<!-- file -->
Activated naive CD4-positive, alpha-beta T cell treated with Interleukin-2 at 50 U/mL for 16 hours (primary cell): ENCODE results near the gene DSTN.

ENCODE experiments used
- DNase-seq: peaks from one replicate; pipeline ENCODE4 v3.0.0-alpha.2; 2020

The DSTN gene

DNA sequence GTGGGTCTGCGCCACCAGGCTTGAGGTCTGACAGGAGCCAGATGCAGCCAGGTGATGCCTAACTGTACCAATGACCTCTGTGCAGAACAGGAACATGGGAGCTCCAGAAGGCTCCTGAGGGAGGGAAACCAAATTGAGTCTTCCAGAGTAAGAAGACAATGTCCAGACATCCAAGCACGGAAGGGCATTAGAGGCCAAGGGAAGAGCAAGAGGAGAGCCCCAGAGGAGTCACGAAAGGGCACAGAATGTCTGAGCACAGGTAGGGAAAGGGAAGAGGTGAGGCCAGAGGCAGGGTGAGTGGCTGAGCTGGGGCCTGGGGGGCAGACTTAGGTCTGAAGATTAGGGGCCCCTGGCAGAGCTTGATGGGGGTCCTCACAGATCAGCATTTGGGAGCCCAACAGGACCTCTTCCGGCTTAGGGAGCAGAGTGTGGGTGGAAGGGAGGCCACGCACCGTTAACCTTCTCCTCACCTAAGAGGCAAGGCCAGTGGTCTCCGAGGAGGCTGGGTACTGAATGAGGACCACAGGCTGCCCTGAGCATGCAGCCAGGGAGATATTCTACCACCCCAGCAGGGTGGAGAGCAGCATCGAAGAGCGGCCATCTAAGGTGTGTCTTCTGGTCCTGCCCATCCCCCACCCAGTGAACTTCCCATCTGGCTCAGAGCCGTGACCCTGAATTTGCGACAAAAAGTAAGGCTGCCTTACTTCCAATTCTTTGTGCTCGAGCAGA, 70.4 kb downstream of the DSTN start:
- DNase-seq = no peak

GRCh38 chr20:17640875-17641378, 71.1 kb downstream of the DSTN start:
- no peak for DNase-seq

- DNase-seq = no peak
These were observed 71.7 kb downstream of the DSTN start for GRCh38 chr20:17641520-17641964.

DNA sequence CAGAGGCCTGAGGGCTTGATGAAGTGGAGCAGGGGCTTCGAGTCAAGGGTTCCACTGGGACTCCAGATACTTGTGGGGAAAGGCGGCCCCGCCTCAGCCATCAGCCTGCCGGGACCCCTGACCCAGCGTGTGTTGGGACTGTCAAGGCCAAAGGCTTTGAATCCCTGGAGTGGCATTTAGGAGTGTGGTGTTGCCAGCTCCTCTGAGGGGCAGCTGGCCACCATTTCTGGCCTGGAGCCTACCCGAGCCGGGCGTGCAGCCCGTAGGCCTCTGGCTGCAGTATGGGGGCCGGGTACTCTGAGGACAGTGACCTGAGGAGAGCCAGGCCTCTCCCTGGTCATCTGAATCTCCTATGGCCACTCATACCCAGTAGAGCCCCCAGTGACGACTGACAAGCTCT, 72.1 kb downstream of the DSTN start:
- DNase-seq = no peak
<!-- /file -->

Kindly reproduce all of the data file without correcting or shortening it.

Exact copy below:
Activated naive CD4-positive, alpha-beta T cell treated with Interleukin-2 at 50 U/mL for 16 hours (primary cell): ENCODE results near the gene DSTN.

ENCODE experiments used
- DNase-seq: peaks from one replicate; pipeline ENCODE4 v3.0.0-alpha.2; 2020

The DSTN gene

DNA sequence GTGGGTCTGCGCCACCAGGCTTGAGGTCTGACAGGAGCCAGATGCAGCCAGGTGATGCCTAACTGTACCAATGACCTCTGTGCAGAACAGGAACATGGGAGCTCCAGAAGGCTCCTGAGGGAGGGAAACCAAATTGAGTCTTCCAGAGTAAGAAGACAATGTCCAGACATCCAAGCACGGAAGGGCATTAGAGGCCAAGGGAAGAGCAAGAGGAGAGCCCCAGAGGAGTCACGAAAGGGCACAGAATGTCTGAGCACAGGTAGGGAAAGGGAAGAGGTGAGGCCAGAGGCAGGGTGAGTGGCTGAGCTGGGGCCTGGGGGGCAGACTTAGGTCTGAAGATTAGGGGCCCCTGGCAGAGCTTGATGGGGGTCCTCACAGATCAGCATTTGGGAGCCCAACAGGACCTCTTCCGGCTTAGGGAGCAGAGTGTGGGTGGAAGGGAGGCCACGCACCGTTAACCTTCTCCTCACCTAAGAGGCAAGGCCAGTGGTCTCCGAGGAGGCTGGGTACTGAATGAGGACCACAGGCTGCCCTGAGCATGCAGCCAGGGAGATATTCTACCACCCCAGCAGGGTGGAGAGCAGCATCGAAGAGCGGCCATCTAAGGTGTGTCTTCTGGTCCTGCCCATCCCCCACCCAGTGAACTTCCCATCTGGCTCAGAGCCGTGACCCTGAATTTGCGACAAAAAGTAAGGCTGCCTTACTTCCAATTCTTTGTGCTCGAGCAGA, 70.4 kb downstream of the DSTN start:
- DNase-seq = no peak

GRCh38 chr20:17640875-17641378, 71.1 kb downstream of the DSTN start:
- no peak for DNase-seq

- DNase-seq = no peak
These were observed 71.7 kb downstream of the DSTN start for GRCh38 chr20:17641520-17641964.

DNA sequence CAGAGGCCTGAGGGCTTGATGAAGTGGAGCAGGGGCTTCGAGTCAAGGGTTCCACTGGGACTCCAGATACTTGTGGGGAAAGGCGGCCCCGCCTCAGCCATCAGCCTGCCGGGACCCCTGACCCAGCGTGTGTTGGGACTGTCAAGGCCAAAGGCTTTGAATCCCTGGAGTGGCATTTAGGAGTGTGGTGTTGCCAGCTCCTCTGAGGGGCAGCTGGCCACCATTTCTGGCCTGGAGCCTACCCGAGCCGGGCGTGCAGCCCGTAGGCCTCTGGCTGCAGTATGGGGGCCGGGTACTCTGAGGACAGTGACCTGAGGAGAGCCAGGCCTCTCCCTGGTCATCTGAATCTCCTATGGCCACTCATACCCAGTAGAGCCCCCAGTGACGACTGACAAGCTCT, 72.1 kb downstream of the DSTN start:
- DNase-seq = no peak